The DNA Trail centers around life issues / by R. Sheth

January 24, 2011
By Corine Gaston

Jamil Khoury, director of the Silk Road Theatre Project, conceived something dynamic.

Playwrights typically develop and enrich their fictional characters, but Khoury decided to have them open themselves to something more personal.

He had seven playwrights from diverse backgrounds each take a genealogical DNA test, and from those tests flourished seven short, unique plays that showcase the playwright’s personal ideas of ethnicity, identity and human relationships.

Some of the cast members had worked on The DNA Trail before, and while not every actor was involved in each play, they all portrayed multiple characters.

The series starts with Finding Your Inner Zulu by Elizabeth Wong, a story centered around a young woman who fears that she won’t be able to go pro in basketball because she’s too short, and so desires to alter her genes to make herself taller.

This piece, although rough and imperfect, is still humorous. It also requires audience members to use their imaginations as the characters are taken on an entertaining trip through DNA strands.

Many of the works in the performance focus on family and close relationships and manage to stir up a variety of emotions.

Mother Road by Velina Hasu Houston, focuses on two long-lost half sisters who reconnect after losing their respective families. The work delves into issues such as abandonment, death and the psychological and physical effects of breast cancer, issues which make this play feel much more personal than the last. It’s dramatic, somber and well-acted.

Lina Patel’s That Could Be You continues the family trend by centering around two couples, one having a baby and the other planning to adopt that baby. What if they switched places? What if their genes were different?

This piece plays off the idea that the base pairs made up of adenine, guanine, cytosine and thymine can result in all kinds of people. Patel succesfully combines genetics and adoption for a poignant scene.

The focus on differing personalities and the concept of identity continue into the final play in Act I.

WASP: White Arab Slovak Pole by Khoury, tells the story of a mixed race young man named Jamil, who, as the title implies, has Arabic as well as European roots.

The play explores the character’s struggles with being accepted on his own terms as he clashes with diverse characters.

The first characters he comes in contact with claim that he doesn’t “look like a Jamil,” to which Khoury replies, “What does a Jamil look like?”

Jamil is confronted by ignorance from all sides, from people who think he is phony for trying to deny that he is white, to people who question his religious affiliations, and even by a man who criticizes him for speaking poor Arabic.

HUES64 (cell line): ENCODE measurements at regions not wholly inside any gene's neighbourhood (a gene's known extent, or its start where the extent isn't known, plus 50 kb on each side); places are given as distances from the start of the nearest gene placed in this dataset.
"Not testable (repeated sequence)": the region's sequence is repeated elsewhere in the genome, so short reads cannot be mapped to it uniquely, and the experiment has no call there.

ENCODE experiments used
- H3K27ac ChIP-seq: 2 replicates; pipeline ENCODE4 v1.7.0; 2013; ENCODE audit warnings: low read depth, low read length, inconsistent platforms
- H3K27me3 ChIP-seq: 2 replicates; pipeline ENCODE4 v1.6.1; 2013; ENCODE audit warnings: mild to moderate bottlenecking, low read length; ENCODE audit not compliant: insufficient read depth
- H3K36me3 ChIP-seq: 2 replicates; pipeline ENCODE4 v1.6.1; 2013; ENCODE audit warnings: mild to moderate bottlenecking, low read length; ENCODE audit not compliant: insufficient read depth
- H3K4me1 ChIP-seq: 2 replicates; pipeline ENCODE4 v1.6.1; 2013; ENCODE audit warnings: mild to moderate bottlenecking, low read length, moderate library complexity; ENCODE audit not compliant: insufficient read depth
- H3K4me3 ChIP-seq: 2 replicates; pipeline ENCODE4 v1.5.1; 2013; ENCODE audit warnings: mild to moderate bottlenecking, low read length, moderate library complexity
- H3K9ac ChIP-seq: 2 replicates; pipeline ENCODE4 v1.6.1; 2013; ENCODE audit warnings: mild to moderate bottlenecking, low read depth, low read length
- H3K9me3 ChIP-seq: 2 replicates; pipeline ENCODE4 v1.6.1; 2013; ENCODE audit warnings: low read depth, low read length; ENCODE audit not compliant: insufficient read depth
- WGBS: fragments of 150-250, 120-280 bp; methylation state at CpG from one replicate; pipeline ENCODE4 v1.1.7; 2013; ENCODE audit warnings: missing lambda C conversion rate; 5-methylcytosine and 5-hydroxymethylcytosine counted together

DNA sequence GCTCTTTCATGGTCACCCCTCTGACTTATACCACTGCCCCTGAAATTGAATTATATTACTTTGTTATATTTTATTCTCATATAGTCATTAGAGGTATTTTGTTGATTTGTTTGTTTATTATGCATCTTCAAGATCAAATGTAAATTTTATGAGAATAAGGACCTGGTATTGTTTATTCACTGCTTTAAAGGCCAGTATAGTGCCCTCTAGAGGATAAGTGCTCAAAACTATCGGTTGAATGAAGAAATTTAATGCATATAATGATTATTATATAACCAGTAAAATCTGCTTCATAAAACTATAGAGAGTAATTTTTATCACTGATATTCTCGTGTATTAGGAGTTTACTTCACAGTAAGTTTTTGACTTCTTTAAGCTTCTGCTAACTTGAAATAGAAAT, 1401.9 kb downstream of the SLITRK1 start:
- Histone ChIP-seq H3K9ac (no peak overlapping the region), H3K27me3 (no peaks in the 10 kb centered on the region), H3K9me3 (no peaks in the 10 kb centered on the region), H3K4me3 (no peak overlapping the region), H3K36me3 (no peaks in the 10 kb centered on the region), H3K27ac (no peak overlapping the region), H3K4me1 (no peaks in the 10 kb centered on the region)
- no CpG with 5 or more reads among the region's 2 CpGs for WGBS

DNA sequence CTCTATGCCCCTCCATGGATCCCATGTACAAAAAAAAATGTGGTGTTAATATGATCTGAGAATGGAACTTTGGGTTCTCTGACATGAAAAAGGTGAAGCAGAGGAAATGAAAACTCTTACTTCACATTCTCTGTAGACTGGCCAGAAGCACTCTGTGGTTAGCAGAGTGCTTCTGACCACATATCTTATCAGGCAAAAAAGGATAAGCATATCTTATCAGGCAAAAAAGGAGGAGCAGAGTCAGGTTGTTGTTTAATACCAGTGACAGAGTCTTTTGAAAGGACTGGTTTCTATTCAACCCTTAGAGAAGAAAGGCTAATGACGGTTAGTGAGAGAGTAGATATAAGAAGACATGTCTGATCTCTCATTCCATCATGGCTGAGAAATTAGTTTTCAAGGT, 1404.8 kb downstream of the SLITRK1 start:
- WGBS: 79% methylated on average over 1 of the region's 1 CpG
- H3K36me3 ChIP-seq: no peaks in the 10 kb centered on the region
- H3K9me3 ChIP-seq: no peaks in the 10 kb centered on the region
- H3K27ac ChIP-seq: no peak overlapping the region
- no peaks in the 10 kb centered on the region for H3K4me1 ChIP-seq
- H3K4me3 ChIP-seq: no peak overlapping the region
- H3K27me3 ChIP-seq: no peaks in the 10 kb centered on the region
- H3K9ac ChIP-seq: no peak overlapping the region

The play is witty, hilarious and confronts all-too-common ignorance in a manner that gets the point across without being preachy. WASP is easily the most entertaining piece in the entire series.

The second act creates a more downcast attitude. With the exception of the sixth play, Act II takes on a more somber note.

Bolt from the Blue by Shishir Kurup, is told primarily through a series of long distance conversations that track one man’s depression and schizophrenia and his cousin’s deep-seated fear that those mental illnesses might spread to him.

A Very DNA Reunion by David Henry Hwang lightens the mood with an interesting plot.

A young slacker concerned with Halo and the like, finds himself sitting in his room with a few of his ancient ancestors: Cleopatra, Genghis Khan and an awesome ninja, after paying a ridiculous amount of money for an unreliable DNA test with his parents’ credit card.

The series ends with Child is Father to Man by Philip Kan Gotanda, a touching monologue about a man’s reflection on family, death and his own personal growth as his father lays dying.

There were a number of humorous plays in the collection, but Khoury ends with this intimate, poignant piece, perhaps signaling the significance and purpose of this entire project.

Having seven living playwrights working together on a single project, yet maintaining the uniqueness of their own pieces, was a daring thing to do.

Though The DNA Trail has a few flaws, Khoury’s project is quite successful.

The actors were skilled and seemed in touch with their numerous characters, while the plays themselves utilize humor and drama to explore the many facets of DNA and genetics through topics such as family relationships, ethnicity, religion, adoption, mental disease and self.